Russia quiets Voice of America
The Voice of America, which has broadcast from inside Russia since the end of the Cold War, has been silenced in the new chill between Russia and the United States.
VOA's over-the-air broadcasts on the 810 AM frequency in Moscow ceased at the start of April, when Russian authorities refused to renew a long-standing broadcasting contract, according to a statement by the U.S. Broadcasting Board of Governors, the independent federal agency that oversees the American government's international media operations.
The Voice of Russia, the nation's international radio broadcasting service, said April 10 that the government in Moscow moved against an “Orwellian U.S. propaganda tool.” The action fell amid mounting tensions with the United States and its allies over Ukraine and Russia's annexation of Crimea.
“The Russian Government, which has so far been patient as the U.S./NATO attempt to continue to surround it with missiles and continue to demonize everything Russian, is beginning to take serious measures to protect itself, its people and its allies,” the Voice of Russia said on its website.
While Russian authorities ended VOA's terrestrial broadcasts in Russia, the service funded through the Congress continues to expand audio and video news and information online.
“That's where the next-generation audiences are in any case,” said Lynne Weil, a spokeswoman for the Broadcasting Board of Governors.
Show commenting policy
TribLive commenting policy
You are solely responsible for your comments and by using TribLive.com you agree to our Terms of Service.
We moderate comments. Our goal is to provide substantive commentary for a general readership. By screening submissions, we provide a space where readers can share intelligent and informed commentary that enhances the quality of our news and information.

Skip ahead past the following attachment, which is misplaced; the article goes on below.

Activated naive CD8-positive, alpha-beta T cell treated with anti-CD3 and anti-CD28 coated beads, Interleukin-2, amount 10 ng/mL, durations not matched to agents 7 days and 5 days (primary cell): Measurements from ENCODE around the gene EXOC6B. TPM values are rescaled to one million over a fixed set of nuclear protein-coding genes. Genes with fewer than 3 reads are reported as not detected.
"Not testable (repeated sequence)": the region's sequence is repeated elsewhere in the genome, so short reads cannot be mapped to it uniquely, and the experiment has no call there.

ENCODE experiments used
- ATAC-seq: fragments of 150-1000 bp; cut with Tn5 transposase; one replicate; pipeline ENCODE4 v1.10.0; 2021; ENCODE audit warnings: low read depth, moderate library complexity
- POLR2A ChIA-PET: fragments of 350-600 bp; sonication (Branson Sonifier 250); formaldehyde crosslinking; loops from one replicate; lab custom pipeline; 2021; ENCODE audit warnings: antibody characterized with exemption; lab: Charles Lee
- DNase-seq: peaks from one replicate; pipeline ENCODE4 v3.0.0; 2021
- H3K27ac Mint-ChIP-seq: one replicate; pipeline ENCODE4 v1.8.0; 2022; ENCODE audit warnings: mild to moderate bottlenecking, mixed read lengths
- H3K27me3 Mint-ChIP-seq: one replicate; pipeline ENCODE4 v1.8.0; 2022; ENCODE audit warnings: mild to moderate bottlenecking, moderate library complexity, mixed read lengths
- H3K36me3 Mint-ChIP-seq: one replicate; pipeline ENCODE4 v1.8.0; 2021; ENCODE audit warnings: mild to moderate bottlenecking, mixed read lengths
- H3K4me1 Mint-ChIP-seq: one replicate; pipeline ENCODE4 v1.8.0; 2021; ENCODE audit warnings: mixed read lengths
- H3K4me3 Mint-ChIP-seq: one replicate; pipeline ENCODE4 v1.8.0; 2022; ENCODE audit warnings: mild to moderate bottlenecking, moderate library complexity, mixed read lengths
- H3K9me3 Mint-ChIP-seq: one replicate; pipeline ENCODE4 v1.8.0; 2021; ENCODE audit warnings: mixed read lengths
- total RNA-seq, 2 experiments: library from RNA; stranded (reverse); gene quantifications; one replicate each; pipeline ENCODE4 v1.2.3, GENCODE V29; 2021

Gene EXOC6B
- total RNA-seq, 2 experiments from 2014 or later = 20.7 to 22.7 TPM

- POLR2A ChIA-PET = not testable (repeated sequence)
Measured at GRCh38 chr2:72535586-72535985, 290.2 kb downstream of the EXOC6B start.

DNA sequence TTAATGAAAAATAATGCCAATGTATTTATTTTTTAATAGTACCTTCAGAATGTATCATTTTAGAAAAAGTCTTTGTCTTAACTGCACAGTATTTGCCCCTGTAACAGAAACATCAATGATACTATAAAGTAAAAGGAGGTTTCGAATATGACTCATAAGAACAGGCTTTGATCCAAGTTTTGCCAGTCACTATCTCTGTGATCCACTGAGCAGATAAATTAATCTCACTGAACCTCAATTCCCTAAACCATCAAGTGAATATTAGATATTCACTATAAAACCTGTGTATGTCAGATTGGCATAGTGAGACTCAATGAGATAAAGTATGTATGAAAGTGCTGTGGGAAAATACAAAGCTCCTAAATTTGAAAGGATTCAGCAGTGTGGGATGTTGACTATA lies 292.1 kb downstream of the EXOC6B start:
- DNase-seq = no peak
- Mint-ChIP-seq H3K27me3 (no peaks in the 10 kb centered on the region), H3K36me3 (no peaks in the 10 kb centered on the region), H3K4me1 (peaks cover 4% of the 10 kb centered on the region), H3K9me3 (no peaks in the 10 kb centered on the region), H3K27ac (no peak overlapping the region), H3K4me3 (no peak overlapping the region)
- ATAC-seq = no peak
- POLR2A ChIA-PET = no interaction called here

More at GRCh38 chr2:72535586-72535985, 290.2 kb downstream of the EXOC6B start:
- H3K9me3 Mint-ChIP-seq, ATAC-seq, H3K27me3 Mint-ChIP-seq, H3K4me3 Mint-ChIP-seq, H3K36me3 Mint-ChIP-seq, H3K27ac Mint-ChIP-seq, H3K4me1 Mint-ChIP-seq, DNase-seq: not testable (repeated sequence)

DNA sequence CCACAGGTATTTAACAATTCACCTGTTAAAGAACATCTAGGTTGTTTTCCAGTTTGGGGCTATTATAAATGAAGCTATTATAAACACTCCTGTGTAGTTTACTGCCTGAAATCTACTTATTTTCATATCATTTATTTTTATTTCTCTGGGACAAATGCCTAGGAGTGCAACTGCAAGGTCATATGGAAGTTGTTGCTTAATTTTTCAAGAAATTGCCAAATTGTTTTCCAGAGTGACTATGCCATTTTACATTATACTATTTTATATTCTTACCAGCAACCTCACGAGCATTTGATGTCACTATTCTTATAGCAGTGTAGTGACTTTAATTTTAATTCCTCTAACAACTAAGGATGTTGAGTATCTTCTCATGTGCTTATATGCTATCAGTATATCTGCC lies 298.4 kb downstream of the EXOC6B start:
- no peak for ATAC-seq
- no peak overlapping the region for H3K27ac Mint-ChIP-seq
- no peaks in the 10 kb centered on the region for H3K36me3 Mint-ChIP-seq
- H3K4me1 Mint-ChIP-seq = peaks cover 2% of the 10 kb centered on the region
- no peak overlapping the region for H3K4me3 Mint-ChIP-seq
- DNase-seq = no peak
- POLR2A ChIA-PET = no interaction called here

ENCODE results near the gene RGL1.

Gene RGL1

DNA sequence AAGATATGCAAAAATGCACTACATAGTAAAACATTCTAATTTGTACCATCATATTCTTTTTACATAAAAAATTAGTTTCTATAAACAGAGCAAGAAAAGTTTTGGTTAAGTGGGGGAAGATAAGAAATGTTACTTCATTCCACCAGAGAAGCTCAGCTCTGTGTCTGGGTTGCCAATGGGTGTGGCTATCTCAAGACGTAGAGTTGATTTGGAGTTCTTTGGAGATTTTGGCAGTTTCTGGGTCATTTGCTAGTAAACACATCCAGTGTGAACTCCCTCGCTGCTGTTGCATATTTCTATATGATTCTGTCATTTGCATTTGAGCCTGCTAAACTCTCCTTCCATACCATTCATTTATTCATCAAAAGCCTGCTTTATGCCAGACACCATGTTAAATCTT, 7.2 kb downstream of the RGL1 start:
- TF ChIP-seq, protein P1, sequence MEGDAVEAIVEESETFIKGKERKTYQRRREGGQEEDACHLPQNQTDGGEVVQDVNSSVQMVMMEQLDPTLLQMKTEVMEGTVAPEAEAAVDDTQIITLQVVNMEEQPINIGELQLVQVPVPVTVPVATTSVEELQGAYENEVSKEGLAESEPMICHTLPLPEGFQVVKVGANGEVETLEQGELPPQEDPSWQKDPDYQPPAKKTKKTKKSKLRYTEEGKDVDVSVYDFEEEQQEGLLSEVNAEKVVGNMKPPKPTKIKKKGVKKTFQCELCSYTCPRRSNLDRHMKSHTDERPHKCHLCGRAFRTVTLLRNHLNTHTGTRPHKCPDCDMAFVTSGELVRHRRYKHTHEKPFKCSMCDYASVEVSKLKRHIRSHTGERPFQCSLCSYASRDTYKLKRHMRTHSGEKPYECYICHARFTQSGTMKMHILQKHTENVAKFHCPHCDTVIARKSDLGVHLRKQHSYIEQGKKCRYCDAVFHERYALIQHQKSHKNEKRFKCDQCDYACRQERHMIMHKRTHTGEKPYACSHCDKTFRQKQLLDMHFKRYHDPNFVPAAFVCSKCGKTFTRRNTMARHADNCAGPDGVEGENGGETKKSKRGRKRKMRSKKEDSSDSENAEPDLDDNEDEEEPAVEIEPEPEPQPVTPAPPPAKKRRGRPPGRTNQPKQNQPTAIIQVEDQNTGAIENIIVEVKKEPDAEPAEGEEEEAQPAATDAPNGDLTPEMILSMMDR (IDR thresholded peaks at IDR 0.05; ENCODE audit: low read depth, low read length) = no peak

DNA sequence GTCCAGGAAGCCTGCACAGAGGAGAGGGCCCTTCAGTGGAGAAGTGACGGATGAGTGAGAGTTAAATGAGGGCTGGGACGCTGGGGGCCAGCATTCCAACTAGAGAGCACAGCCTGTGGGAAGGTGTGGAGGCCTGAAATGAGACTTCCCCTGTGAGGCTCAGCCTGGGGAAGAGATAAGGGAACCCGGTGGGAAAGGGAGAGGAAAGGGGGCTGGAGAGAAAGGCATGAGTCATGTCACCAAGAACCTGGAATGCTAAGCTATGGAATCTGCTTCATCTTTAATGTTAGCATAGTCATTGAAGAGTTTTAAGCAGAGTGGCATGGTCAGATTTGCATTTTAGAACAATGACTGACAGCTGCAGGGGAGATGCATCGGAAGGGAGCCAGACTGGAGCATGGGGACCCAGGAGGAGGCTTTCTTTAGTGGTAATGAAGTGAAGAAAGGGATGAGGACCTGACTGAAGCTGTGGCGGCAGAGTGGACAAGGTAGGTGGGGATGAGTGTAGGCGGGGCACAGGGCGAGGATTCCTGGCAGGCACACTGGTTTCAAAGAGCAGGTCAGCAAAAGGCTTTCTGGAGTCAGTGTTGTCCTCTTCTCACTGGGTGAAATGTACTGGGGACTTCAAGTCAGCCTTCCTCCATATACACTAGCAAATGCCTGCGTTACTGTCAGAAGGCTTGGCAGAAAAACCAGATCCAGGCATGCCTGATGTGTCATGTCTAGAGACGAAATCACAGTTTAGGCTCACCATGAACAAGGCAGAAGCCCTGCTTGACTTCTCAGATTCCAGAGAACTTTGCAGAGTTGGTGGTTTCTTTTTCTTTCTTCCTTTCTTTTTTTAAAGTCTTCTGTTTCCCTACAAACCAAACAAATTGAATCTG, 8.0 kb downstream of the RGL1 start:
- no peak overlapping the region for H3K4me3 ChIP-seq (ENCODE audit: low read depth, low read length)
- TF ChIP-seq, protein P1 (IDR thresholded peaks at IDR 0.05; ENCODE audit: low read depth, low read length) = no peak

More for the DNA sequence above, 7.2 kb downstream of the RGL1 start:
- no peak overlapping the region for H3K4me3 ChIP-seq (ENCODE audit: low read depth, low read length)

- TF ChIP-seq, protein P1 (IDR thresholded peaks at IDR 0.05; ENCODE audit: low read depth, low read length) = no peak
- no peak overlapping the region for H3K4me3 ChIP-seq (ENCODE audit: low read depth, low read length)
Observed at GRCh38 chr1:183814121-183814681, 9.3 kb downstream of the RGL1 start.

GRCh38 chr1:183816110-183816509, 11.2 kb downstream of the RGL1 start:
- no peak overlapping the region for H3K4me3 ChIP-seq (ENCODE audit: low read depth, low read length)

While most comments will be posted if they are on-topic and not abusive, moderating decisions are subjective. We will make them as carefully and consistently as we can. Because of the volume of reader comments, we cannot review individual moderation decisions with readers.
We value thoughtful comments representing a range of views that make their point quickly and politely. We make an effort to protect discussions from repeated comments either by the same reader or different readers.
We follow the same standards for taste as the daily newspaper. A few things we won't tolerate: personal attacks, obscenity, vulgarity, profanity (including expletives and letters followed by dashes), commercial promotion, impersonations, incoherence, proselytizing and SHOUTING. Don't include URLs to Web sites.
We do not edit comments. They are either approved or deleted. We reserve the right to edit a comment that is quoted or excerpted in an article. In this case, we may fix spelling and punctuation.
We welcome strong opinions and criticism of our work, but we don't want comments to become bogged down with discussions of our policies and we will moderate accordingly.
We appreciate it when readers and people quoted in articles or blog posts point out errors of fact or emphasis and will investigate all assertions. But these suggestions should be sent via e-mail. To avoid distracting other readers, we won't publish comments that suggest a correction. Instead, corrections will be made in a blog post or in an article.
- Northern Ireland’s restrictive abortion law ‘breaches human rights,’ court rules
- Obama: Climate pact an ‘act of defiance’ after Paris attacks
- Senators call for 20,000 more troops in Syria and Iraq
- Boko Haram destroys Nigerian military base; 107 troops MIA
- Turkey shoots down Russian jet it says violated its airspace
- Mexico seizes El Chapo’s planes, cars, houses
- Israel suspends contact with some EU groups over labels on exports
- Noncombat deadly for military civilians working in Afghanistan
- State Department issues global travel alert
- Tunisia put under state of emergency
- Pope’s message received warmly as he arrives in Kenya